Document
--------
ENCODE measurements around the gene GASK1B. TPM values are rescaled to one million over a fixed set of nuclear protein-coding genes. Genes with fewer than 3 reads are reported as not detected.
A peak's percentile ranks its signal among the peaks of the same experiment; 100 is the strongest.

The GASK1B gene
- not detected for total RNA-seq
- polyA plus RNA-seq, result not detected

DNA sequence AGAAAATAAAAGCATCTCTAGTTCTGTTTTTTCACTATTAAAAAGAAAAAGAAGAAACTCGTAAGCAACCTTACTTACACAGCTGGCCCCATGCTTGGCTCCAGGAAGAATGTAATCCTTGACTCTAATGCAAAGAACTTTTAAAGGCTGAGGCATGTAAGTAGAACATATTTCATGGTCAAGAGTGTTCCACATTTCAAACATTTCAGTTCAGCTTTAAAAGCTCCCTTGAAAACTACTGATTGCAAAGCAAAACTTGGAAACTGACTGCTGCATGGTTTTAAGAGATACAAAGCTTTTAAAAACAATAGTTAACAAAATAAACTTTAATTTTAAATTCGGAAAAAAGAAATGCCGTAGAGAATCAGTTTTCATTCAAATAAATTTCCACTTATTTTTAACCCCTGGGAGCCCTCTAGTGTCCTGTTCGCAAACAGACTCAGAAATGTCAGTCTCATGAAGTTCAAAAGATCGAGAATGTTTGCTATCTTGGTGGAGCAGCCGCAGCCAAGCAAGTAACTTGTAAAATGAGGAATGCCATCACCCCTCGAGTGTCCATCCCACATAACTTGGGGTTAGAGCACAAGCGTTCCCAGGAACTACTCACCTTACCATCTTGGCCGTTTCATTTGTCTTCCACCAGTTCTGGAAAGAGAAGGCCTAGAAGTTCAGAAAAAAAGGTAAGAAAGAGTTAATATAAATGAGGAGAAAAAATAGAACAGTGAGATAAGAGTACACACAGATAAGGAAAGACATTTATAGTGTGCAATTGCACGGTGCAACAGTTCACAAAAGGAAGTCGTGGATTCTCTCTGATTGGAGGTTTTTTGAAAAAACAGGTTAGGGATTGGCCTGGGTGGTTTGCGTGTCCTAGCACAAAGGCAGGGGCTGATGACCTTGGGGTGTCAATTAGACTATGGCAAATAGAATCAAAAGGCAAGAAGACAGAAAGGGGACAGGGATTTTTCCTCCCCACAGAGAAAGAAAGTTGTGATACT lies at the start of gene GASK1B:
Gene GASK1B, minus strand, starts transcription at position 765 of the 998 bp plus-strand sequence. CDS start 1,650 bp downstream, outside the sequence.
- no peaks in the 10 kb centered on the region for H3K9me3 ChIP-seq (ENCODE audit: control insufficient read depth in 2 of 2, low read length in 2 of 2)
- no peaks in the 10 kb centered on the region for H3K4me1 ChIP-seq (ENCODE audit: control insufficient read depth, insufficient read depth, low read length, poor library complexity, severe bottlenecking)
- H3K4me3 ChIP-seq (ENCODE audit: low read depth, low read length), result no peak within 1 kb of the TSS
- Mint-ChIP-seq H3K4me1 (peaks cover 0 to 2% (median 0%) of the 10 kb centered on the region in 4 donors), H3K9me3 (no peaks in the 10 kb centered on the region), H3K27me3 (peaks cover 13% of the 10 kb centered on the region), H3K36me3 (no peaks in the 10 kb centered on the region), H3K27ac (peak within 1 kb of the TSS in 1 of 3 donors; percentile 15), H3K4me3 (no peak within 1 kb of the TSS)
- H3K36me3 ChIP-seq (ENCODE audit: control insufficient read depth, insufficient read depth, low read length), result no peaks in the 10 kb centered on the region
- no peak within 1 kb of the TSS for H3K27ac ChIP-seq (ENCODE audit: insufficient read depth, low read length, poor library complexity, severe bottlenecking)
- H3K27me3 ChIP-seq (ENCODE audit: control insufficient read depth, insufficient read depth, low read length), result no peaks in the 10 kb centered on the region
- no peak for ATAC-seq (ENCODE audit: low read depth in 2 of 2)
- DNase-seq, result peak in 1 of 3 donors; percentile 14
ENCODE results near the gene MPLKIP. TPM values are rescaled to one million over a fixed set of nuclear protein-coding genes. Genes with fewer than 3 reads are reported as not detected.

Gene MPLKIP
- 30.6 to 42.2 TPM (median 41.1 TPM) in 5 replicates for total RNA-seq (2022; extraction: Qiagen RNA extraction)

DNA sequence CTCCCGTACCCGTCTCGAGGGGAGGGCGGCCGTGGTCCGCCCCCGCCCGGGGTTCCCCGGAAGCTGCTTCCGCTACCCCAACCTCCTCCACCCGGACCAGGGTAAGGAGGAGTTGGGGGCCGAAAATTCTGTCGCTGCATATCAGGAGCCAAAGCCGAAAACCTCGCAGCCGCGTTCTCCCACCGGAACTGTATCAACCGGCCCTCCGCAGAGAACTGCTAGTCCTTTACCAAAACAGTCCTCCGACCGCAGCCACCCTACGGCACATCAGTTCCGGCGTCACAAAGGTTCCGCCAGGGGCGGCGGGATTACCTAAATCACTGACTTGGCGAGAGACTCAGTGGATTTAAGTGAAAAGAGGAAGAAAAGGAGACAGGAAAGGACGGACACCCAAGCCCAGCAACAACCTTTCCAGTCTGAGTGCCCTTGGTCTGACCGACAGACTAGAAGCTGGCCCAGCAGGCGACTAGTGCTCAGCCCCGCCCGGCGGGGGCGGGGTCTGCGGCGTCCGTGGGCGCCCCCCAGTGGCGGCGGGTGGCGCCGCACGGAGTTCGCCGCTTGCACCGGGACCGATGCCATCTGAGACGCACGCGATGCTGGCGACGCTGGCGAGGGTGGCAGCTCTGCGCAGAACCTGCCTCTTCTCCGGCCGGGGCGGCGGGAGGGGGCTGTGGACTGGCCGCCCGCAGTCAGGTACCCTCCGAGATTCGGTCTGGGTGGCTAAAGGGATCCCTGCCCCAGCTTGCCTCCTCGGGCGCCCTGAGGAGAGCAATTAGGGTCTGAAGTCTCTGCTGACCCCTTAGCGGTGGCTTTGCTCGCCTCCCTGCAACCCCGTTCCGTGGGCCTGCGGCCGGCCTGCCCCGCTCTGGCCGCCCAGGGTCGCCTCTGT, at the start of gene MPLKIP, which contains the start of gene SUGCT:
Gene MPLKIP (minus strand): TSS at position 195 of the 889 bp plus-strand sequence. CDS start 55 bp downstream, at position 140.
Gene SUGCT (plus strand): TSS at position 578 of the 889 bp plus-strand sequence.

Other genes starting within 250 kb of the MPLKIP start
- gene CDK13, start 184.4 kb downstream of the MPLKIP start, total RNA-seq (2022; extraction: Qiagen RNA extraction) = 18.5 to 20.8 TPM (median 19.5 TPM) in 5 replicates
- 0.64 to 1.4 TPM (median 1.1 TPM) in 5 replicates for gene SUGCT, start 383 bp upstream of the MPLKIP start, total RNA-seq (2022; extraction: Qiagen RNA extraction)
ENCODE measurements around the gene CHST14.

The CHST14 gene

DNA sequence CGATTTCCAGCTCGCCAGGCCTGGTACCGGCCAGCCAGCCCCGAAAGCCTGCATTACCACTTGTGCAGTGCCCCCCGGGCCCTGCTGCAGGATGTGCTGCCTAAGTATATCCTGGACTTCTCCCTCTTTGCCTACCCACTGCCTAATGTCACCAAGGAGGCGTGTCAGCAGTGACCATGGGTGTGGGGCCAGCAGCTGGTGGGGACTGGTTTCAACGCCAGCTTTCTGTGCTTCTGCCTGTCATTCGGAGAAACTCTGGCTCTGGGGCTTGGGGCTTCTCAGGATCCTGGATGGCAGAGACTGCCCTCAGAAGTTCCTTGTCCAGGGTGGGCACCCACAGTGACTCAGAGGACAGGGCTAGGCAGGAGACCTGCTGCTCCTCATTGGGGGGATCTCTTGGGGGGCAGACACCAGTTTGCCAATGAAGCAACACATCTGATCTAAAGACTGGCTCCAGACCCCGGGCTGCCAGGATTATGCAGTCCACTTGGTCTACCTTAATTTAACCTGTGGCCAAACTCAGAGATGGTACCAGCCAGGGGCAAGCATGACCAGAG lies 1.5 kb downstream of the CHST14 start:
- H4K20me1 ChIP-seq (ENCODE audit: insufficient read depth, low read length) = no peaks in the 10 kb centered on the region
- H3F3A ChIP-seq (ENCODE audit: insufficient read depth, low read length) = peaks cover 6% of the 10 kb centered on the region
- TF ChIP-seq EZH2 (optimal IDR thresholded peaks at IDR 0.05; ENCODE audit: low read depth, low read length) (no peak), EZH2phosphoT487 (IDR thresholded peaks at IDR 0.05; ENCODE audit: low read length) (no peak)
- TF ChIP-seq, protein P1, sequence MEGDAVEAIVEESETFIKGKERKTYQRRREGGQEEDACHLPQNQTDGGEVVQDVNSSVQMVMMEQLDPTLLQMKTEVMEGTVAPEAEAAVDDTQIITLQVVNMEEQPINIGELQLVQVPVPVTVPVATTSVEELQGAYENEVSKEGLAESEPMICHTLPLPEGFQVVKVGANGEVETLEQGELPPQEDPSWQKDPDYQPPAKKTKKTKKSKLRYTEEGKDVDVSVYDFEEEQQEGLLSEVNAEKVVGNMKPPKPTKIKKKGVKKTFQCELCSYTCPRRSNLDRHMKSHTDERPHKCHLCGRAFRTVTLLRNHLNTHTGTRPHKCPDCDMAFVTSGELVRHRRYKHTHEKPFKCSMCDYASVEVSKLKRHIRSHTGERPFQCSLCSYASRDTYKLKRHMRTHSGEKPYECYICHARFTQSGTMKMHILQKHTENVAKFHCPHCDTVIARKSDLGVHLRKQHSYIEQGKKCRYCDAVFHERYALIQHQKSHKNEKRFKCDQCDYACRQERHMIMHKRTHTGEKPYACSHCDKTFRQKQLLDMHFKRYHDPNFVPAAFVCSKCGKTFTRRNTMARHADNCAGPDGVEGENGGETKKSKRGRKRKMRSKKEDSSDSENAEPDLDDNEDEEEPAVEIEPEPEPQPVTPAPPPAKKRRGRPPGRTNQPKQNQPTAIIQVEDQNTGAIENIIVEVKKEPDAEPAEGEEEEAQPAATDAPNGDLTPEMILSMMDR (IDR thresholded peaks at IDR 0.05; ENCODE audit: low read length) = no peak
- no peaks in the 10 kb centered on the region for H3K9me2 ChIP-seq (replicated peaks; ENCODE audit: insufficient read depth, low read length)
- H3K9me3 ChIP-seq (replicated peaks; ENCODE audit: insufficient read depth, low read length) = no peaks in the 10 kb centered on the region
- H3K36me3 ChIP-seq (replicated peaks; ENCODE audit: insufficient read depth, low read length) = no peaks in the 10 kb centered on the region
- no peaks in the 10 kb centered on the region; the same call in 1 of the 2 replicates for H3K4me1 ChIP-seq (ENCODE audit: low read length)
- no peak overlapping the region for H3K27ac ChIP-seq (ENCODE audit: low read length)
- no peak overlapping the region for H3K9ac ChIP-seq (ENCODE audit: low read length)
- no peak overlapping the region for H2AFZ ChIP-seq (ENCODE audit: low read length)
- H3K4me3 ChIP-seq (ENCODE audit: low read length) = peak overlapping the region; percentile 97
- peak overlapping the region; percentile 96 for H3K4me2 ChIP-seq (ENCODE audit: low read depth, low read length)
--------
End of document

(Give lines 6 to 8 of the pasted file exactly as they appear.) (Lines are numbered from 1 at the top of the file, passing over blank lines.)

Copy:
DNA sequence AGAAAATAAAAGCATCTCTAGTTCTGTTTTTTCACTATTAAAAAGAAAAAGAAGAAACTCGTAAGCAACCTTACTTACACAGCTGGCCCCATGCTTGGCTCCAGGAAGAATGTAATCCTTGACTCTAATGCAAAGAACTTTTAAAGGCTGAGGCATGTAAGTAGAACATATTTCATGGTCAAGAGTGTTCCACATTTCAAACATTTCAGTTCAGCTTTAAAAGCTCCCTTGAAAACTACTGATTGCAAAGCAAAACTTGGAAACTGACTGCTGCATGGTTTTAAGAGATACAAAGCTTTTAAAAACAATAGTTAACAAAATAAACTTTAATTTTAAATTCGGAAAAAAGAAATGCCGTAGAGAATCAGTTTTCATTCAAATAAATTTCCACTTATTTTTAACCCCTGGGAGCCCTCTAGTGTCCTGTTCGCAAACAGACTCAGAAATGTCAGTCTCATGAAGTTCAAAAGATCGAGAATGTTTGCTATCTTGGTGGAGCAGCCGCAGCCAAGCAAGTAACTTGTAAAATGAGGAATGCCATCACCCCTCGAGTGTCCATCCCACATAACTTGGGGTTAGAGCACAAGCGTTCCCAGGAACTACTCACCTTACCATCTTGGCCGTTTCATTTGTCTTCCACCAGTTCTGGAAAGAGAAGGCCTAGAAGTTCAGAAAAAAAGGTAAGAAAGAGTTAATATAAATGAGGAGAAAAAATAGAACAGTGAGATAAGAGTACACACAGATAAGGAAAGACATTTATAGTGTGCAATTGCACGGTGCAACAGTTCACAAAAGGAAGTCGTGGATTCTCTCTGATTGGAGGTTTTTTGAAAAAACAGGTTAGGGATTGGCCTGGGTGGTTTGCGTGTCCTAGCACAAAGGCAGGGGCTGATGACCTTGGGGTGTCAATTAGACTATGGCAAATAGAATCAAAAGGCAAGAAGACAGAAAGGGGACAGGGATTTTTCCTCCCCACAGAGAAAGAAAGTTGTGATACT lies at the start of gene GASK1B:
Gene GASK1B, minus strand, starts transcription at position 765 of the 998 bp plus-strand sequence. CDS start 1,650 bp downstream, outside the sequence.
- no peaks in the 10 kb centered on the region for H3K9me3 ChIP-seq (ENCODE audit: control insufficient read depth in 2 of 2, low read length in 2 of 2)